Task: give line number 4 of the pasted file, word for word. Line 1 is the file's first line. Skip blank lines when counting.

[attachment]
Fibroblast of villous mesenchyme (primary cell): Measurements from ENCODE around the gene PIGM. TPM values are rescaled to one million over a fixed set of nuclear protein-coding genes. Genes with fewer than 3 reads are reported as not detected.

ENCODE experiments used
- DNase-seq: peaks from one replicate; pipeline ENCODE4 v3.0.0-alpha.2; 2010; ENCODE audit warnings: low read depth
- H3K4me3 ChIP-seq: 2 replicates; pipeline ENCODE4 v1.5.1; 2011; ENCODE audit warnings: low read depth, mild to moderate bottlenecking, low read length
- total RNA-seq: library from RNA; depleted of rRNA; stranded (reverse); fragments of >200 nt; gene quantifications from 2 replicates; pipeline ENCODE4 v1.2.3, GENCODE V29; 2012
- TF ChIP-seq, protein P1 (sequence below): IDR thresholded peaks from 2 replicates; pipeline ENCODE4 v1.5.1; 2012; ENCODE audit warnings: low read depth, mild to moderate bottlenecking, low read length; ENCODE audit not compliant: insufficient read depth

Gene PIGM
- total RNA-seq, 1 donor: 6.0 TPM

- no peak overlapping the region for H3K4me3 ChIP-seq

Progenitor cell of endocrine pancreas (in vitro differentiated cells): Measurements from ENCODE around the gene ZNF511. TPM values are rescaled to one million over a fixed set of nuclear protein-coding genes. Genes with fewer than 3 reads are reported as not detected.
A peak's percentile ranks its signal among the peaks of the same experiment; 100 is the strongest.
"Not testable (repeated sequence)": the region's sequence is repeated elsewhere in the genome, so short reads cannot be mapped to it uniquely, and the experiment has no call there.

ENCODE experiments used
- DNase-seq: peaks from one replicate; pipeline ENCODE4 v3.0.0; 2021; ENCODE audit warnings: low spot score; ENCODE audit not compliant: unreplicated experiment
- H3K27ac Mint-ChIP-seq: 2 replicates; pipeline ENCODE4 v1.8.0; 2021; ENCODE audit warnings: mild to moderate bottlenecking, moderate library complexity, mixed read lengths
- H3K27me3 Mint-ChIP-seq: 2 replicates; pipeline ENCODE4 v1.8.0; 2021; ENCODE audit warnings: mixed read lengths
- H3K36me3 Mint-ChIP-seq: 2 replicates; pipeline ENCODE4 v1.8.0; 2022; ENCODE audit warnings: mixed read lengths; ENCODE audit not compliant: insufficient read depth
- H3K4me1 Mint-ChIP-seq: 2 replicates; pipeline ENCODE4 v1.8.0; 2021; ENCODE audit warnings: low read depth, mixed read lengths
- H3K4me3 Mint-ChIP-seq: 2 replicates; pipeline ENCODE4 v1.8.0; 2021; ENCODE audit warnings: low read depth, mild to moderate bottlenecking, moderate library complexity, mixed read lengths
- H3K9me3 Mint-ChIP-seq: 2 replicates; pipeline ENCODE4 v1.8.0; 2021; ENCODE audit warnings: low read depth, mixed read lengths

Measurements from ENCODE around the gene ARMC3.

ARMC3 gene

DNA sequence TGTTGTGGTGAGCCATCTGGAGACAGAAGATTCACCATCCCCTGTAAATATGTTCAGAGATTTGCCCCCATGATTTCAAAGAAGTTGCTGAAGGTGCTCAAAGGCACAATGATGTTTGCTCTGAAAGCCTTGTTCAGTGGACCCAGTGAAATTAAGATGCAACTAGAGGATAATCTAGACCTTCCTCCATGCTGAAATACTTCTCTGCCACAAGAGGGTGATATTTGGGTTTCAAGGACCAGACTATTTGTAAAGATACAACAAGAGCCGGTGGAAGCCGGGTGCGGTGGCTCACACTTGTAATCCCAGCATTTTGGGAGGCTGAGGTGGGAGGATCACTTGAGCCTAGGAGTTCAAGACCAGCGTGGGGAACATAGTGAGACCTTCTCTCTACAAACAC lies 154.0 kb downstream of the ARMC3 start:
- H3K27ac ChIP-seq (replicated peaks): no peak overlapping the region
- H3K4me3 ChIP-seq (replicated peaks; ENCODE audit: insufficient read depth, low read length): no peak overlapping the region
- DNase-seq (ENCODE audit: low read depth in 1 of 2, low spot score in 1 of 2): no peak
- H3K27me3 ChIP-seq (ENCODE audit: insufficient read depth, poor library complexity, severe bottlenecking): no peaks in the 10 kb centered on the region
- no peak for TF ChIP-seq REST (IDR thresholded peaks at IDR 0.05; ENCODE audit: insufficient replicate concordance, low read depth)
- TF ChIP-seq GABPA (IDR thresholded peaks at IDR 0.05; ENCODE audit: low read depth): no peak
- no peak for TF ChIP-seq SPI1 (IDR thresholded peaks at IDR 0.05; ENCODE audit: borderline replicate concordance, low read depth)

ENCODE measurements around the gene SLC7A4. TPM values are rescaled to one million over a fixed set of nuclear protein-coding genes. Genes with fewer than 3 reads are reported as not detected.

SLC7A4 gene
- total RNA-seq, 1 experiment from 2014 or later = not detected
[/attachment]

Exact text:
- H3K4me3 ChIP-seq: 2 replicates; pipeline ENCODE4 v1.5.1; 2011; ENCODE audit warnings: low read depth, mild to moderate bottlenecking, low read length